Indiscriminate Sincerity

Patrick Wilkins

January 31 - April 2021
Viewable by appointment

Extase is pleased to present “Indiscriminate Sincerity,” a solo exhibition of new and recent work by Chicago-based interdisciplinary artist Patrick Wilkins. The show is comprised of four oil paintings, 16 ceramic sausages donning carved, highly expressive faces, and a suite of small-scale mixed media paintings of animated caricatures on thick wooden blocks. 

“Indiscriminate Sincerity” is a show of visages – many twisted in outlandish, exaggerated, and often comedic expressions. Some of the faces, or heads, are connected to a body whereas others, like Untitled (Self-Portrait), float in the space that is the raw canvas. The faces are detailed, vibrantly colored, and representational, but they also possess attributes that are clearly from the imagination. 

The occupants of the four paintings in “Indiscriminate Sincerity” share elongated, tubular, seemingly swinging noses that meet their sculptural counterpart with the ceramic sausages. The weighty sausages, which the viewer is encouraged to pick up and hold, reference the artist’s past vocation as a Whole Foods butcher. The sculptures of encased meat are anthropomorphized by the inclusion of their intricately engraved expressions. Some of the sausages seem to shriek, mouths agape, revealing sets of glimmering, jagged teeth. Others house tongues that languidly topple from their lips. In these pieces, eyes bulge and droop, tongues taunt, but noses – for the most part – remain consistently uniform in their average-looking shapes. The sausage motif is one that Wilkins has incorporated in his painting and drawing practice for years, but “Indiscriminate Sincerity” denotes the first time this symbol strays from the flat plane into the three-dimensional. 

The large paintings in this exhibition are tactile in nature. Projection, for example, is a trompe l'oeil painting where the illusion is given that a bodyless head’s pointed tongue is lunging from the canvas. The genderless head emerges from a hole in the checkered floor, eyes protruding from their sockets in true cartoon-like fashion. In fact, many of Wilkins’ works effuse the iconography of cartoons, comics, and video games.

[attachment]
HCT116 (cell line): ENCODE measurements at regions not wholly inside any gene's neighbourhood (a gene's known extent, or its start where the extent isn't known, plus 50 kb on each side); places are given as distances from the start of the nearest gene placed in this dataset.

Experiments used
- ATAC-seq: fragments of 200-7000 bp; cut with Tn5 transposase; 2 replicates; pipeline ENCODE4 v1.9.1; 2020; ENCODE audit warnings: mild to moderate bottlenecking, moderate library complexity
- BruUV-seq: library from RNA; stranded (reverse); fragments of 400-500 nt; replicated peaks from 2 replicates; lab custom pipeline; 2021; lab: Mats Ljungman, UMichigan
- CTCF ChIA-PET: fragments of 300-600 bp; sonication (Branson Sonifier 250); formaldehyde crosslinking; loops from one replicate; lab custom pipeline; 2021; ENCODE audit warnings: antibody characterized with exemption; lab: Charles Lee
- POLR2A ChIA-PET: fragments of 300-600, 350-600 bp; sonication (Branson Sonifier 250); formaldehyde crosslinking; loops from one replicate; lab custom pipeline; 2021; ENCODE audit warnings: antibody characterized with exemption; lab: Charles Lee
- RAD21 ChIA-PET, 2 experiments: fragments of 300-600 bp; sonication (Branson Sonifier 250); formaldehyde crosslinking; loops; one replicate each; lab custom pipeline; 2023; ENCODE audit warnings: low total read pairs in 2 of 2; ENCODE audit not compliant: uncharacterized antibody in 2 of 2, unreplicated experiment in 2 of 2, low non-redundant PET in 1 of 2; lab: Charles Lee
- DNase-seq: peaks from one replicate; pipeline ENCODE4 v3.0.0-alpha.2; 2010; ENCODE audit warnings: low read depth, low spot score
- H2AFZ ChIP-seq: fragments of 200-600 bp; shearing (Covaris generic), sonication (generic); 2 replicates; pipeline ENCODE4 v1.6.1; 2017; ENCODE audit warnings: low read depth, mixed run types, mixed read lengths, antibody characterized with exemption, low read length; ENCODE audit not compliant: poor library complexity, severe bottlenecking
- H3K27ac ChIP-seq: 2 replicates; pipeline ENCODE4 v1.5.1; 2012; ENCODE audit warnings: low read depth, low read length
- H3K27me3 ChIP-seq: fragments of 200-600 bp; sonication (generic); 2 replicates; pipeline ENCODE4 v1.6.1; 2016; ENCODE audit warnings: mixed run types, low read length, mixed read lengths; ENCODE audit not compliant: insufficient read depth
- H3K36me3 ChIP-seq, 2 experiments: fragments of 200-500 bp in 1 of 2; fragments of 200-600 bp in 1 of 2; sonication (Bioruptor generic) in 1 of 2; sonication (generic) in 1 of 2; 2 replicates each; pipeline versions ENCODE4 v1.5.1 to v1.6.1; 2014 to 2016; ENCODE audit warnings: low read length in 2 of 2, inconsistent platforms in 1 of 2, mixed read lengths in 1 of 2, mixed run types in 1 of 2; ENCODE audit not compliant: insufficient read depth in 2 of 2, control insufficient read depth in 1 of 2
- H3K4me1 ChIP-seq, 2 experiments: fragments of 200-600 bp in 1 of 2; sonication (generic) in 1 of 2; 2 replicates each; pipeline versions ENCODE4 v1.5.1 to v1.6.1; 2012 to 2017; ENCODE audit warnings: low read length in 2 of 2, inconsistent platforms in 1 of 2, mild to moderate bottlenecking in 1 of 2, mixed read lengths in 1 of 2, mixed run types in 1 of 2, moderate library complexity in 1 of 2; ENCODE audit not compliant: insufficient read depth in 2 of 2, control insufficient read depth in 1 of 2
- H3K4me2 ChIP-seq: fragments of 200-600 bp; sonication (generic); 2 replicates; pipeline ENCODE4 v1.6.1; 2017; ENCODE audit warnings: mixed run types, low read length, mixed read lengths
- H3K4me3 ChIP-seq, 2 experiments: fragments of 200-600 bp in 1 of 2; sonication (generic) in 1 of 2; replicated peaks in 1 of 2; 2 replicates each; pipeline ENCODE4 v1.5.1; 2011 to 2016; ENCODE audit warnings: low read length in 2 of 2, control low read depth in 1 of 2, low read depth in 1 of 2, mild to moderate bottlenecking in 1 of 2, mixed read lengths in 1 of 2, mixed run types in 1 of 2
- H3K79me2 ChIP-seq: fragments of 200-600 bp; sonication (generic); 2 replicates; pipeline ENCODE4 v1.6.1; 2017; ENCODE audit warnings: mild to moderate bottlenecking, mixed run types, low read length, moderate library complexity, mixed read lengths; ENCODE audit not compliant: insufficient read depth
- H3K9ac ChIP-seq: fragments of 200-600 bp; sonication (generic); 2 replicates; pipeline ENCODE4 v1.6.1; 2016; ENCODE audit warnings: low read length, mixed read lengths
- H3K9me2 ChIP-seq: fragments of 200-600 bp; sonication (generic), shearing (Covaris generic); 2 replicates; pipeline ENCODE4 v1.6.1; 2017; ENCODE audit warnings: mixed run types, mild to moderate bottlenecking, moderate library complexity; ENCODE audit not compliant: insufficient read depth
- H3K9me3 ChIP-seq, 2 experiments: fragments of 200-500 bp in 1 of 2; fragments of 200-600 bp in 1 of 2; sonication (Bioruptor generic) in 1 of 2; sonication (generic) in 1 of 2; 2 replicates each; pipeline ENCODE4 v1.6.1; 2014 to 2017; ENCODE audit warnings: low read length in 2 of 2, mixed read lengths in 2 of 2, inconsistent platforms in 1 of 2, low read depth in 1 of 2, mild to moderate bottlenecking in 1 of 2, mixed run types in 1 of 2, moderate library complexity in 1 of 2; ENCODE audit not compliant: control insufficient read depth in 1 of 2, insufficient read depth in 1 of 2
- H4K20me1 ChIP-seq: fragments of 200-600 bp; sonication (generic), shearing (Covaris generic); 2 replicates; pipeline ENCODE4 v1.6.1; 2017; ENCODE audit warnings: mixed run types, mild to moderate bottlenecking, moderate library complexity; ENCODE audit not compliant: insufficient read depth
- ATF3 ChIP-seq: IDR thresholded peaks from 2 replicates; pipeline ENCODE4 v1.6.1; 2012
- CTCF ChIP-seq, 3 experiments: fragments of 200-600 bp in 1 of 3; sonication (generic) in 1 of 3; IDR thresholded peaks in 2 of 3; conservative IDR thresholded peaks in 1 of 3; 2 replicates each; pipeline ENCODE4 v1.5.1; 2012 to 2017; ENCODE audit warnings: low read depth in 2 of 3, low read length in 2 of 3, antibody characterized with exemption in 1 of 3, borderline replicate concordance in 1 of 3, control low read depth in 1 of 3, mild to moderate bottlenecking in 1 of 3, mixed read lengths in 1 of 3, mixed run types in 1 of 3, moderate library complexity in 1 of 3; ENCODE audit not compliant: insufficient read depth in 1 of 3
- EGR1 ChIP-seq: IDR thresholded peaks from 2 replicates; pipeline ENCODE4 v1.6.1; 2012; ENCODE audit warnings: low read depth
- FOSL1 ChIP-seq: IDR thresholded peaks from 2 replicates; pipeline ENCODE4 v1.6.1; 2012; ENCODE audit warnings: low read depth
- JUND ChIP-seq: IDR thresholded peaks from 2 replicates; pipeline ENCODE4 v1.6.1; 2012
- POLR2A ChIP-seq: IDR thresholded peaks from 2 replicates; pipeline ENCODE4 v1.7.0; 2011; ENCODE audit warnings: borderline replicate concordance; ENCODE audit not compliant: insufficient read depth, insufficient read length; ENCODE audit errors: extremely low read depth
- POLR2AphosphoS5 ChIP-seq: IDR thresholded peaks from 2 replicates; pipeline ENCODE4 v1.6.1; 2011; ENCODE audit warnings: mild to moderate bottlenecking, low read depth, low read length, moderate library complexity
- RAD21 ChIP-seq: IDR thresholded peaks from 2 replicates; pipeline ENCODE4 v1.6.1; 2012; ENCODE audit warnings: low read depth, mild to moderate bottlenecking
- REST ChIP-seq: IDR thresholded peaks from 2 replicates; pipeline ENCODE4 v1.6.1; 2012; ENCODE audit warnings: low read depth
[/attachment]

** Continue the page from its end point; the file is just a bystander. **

In Untitled (Self-Portrait), a tongue and nose take the same form on a clownish face. Depending on which the viewer hones in on, the part seems to swing back and forth like a pendulum, connoting movement. When speaking with the artist, we discussed the inspiration he derives from the motion blur of old Looney Tune and Disney cartoons. On the opposite end of this spectrum is perhaps the Futurist movement. One cannot look at Untitled (Self-Portrait) without being reminded of Futurism, an artistic and social movement that originated in Italy in the early 20th century. 

One of the most seminal and iconic works of this movement (as well as within the art historical canon) – which emphasized modernity, technology, velocity, machinery, industrial progress, and also violence – is Dynamism of a Dog on a Leash (Dinamismo di un cane al guinzaglio) by Giacomo Balla, from 1912. This painting was groundbreaking in its depiction of the movement of a woman and her dog walking, demonstrated through blurred and repetitive line. Balla was influenced by the chronophotographic studies of the 1880s, pioneered by scientist Étienne-Jules Marey. For this process, a chronophotographic gun would capture 12 consecutive frames a second of an animal in motion, allowing the person viewing the image to understand the breakdown of subtle movements typically not available to the naked eye. Balla’s Dynamism of a Dog on a Leash transferred this process from the photograph to the canvas. Ironically, when one keeps “Indiscriminate Sincerity” in mind, art critic Tom Lubbock described the dog in Balla’s painting as a “twee prim sausage dog.” 

    Wilkins’ works are dynamic in their ability to conjure memories of American cartoons and a radical 19th century photographic technique simultaneously. His paintings and sculptures are brazen and depraved, funny and endearing, and perhaps even a bit sincere if one looks long enough. 

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Patrick Wilkins is a Chicago-based interdisciplinary artist born in Wiesbaden, Germany (1987) and raised in Elkhart, Indiana. He holds an MFA in Painting and Drawing from the School of the Art Institute of Chicago (2017) and a BA from Purdue University (2012). Wilkins has a forthcoming solo show at Northwestern University’s Dittmar Gallery slated to open later this year. His work has been exhibited at Leon Gallery (Denver), Tchotchke Gallery (New York), Heaven Gallery (Chicago), Comfort Station (Chicago), and the Jewelry Library (New York), among others. 

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